"God and Jesus": Is this a proper Trinitarian thing to say?

“God and Jesus”.

That phrase gives me the impression of two distinct beings. What do you christians think? Does this phrase comply with the doctrine of the Trinity?

It depends on what you are using the phrase to say and what you mean by it. In and of itself there is nothing wrong with the phrase because “Jesus” is the historical presence in the world of the WORD. As such a distinction can be made legitimately - as long as one does not intend an elimination of the unity of Persons in the Godhead.

(“person” in this context is a philosophical term, not to be confused with “person” as it is used in common parlance)

It should be more properly phrased as the Father and Jesus. “God and Jesus” suggests that Jesus is not God, even if it was not meant that way, and it kind of ignores the Holy Spirit.

No, I don’t think so. Because Catholic doctrine says that God is the Trinity.

So basically if one says: “God and Jesus”, or “God sent His Son Jesus”, they are saying in effect, “Trinity and Jesus” or “Trinity sent His Son Jesus”.

So, in Catholicism, God = Trinity

Now, if you agree with me so far, we have a problem. Because the bible refers to “God”, NOT “God the Father” sending His Son Jesus:

These are the words from Jesus

John 3:16 "For God so loved the world that he gave his one and only Son,[a] that whoever believes in him shall not perish but have eternal life.

Jesus DIDN’T say “God the Father so loved the world”, but “God so loved the world”.

Is Jesus saying (in effect): “For the Trinity so loved the world…”? No.

What does that mean then? I have been wondering why, if Jesus knew that He was the Son in the triune God, why He would say that God (the whole God) is separate from Himself.

YES Marsha! exactly my point. I have been so confused about this.

But you know what, the bible says “God and Jesus”. Jesus even says, “My God, My God, why have you forsaken me?”

I think Jesus may have thought God was separate from Himself.

There aer many examles. See these as well:

John 17:3 Now this is eternal life: that they may know you, the only true God, and Jesus Christ, whom you have sent. why didnt Jesus say “God the Father”? Why did He only say “God”?

Acts 2:36
"Therefore let all Israel be assured of this: God has made this Jesus, whom you crucified, both Lord and Christ."
Peter says that “God”, not “God the Father”, made Jesus both Lord and Christ.


the Bible uses Father as God. What makes you think that when Jesus says God, he did not mean Father when He Himself adresses God as Father?

Those who are voting the third option, think long and hard about why you are.

God is often distinguished from Jesus in the bible. Jesus even distinguishes Himself from God. See my above post.

when we say God and Jesus, we are talking about God the Father and Jesus. A Christian should have no problem understanding this, should he?

How do you know that Christians haven’t just put their own meaning and opinion into the words?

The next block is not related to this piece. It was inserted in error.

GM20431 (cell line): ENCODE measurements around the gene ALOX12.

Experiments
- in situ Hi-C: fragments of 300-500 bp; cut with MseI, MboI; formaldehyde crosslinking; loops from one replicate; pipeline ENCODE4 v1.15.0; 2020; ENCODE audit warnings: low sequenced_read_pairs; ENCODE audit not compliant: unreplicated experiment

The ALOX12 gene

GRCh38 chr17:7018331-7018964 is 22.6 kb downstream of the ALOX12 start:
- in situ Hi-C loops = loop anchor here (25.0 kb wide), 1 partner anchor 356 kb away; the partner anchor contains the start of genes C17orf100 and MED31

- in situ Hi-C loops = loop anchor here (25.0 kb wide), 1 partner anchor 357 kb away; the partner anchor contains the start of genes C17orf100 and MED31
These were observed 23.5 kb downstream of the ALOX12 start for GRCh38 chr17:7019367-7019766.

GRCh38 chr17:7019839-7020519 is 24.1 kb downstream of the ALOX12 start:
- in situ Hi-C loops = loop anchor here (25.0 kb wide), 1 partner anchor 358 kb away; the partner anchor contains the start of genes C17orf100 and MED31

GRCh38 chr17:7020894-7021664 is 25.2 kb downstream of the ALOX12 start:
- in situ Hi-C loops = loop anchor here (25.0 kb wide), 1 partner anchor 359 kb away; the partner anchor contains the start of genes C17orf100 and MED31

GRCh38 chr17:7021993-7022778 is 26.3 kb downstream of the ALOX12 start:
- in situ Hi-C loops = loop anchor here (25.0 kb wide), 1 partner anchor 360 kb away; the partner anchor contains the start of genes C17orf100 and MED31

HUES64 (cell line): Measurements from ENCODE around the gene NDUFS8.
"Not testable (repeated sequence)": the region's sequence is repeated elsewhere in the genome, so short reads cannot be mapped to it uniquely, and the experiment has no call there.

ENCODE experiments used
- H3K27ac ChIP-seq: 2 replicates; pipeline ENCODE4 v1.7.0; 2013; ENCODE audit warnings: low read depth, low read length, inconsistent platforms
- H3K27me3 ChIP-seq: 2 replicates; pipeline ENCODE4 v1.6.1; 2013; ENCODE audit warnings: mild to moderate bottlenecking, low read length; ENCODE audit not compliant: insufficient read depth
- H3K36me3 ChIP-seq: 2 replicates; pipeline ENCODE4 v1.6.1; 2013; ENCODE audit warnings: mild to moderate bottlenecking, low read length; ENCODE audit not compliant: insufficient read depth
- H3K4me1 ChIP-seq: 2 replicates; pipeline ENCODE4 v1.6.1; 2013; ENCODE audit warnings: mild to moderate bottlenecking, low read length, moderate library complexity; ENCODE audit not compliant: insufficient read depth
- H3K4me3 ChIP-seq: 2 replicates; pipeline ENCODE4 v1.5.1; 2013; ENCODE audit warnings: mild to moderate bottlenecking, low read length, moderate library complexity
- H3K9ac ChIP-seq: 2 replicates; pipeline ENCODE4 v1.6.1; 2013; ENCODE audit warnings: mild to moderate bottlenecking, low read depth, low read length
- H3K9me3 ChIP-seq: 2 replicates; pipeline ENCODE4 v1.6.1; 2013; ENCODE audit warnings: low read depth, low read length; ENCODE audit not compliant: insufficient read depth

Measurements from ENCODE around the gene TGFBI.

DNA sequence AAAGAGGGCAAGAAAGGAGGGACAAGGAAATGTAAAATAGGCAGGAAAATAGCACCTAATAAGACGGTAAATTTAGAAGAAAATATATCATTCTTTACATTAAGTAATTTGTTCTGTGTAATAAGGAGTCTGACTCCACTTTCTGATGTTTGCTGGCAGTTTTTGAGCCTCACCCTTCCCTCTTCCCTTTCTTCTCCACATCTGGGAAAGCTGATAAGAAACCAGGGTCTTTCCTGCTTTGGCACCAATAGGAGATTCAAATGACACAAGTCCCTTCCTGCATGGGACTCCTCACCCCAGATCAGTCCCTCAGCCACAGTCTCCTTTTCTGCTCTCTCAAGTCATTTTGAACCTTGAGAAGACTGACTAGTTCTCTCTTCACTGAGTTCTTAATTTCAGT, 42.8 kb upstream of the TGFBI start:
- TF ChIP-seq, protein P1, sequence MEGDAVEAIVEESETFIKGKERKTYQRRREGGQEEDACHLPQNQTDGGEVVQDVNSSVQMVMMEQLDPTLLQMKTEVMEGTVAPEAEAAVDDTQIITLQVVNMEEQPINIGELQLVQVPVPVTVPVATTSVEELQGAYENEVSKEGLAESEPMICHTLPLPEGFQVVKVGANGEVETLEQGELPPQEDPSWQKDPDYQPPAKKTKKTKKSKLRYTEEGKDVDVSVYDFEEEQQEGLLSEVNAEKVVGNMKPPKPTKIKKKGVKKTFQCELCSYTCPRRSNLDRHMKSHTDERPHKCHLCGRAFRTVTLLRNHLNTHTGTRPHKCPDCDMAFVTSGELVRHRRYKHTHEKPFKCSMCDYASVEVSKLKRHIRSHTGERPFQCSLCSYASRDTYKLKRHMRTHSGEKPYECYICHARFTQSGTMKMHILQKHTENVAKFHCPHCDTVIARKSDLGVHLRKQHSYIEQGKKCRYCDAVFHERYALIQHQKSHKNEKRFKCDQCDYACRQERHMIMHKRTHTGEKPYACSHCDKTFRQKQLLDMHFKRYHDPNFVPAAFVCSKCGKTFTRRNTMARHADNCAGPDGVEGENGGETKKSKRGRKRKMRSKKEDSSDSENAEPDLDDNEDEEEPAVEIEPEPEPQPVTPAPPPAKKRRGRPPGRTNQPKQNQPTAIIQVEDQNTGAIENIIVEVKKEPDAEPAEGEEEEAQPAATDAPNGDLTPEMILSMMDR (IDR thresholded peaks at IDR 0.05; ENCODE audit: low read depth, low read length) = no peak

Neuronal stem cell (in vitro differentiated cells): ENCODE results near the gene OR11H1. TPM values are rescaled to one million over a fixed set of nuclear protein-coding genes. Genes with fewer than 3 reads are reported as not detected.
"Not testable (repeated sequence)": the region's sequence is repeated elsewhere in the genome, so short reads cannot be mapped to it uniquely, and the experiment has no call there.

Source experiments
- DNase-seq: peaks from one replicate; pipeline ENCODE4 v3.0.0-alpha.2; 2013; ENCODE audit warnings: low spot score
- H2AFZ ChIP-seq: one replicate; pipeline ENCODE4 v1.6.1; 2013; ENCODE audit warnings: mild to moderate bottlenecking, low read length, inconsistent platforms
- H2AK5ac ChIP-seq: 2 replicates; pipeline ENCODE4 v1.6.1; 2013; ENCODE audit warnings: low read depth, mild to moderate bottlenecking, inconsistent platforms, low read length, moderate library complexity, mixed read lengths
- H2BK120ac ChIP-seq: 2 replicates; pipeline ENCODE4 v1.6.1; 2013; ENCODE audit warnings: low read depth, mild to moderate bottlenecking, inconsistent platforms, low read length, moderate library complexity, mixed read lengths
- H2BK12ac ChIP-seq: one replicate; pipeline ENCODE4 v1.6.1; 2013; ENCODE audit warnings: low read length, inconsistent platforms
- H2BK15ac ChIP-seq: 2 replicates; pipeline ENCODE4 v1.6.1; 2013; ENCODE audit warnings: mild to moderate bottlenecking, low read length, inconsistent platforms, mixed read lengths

Certainly, Jesus meant and knew that God is His Father. But if God is His Father, Jesus can’t be God as well. Can’t you see that?

Remember, Christians say that “God” = “Trinity”. You would then be saying that the Trinity is Jesus’ Father.

People with a solid foundation in the theology will understand that the reference to God is most likely a reference to the Father, or to the God of the Jews, who did not understand the trinitarian nature of God. But there’s no good reason I can think of to still use such terminology. It is unclear and without any reason to be so.

Why didn’t Jesus Himself say to Nicodemus,(perhaps His Apostles were around as well, who apparently believed in the Trinity), that “God the Father so loved the world…”?

I just wrote this in another thread (it applies here):

If Jesus knew He was part of the triune God, why DID He say His Father is God, WITHOUT clarifying which Person? How do we know if Jesus was talking about the Father or the Holy Spirit? They are both God, aren’t they?

Christians (like me), two thousand years later now just assume that “God” equals “God the Father”. Jesus never mentioned anything about this terminology.


You must remember when quoting these passages that the Church teaches that the Trinity cannot be proven using the Bible Alone. It is entirely possible that the human authors of the Bible did not at the time understand the mystery of the Trinity and were having a rough time writing down what the Holy Spirit was revealing to them.


I have heard this too. It doesn’t hold water though. I have seen Catholics say that Mary knew Jesus was God. If this is the case, how come the apostles didn’t? How come they were so surprised that God could rise from the dead?

How come the Catholic Church says that she teaches what the Apostles believed? By what you are saying, this can’t be the case.

the Father is the creator through His Wisdom and Spirit. One does not deny the other. The Word proceeds from the Father, not the other way round.

Why would the authors of this creed go out of their way to say God the Father is almighty, but not include Jesus and the Holy Spirit with these titles.

Because the Father is not seperate from His Word and Spirit. When you say " Father", it does not mean He no longer has Word and Spirit.

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